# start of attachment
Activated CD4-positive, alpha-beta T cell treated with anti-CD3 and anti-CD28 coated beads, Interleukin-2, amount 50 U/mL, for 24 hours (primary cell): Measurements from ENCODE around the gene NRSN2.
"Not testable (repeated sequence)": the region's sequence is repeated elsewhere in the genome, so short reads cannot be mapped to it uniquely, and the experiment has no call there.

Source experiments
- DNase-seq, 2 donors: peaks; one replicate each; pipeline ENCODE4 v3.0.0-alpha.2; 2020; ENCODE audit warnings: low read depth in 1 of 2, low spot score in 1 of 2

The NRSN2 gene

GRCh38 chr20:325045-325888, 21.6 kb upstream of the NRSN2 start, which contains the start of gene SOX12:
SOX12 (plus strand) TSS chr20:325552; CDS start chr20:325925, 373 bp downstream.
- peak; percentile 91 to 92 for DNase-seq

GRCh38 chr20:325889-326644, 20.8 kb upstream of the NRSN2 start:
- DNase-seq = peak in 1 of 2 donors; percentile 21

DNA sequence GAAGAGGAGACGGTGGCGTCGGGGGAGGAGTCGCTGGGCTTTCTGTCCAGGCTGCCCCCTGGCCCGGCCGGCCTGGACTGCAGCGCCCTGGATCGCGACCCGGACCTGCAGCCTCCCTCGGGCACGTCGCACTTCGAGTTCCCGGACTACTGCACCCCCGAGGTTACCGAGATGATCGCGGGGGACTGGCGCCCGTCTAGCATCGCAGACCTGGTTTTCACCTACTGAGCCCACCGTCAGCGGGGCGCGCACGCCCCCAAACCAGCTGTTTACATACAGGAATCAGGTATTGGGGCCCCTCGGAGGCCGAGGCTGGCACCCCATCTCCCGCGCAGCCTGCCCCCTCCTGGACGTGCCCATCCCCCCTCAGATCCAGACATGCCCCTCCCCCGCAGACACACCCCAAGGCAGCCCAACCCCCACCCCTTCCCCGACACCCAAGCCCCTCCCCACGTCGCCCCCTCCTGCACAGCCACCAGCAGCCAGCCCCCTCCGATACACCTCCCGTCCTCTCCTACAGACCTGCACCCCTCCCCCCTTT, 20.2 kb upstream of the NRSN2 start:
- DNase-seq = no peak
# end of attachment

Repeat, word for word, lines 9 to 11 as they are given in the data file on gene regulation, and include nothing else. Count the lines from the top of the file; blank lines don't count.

GRCh38 chr20:325889-326644, 20.8 kb upstream of the NRSN2 start:
- DNase-seq = peak in 1 of 2 donors; percentile 21

DNA sequence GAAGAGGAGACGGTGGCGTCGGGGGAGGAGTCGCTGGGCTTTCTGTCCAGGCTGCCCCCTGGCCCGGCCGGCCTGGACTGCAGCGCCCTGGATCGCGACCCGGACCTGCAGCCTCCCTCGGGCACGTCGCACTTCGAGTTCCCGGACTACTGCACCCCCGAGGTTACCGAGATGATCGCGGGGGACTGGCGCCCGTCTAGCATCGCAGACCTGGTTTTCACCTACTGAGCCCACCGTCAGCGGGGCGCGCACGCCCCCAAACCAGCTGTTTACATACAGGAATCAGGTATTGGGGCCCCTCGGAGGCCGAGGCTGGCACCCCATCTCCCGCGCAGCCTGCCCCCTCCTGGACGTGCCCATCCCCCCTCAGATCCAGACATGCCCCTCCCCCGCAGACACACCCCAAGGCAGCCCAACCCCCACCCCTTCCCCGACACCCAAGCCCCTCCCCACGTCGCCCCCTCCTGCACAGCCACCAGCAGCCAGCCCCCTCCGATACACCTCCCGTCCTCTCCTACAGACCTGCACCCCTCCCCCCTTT, 20.2 kb upstream of the NRSN2 start: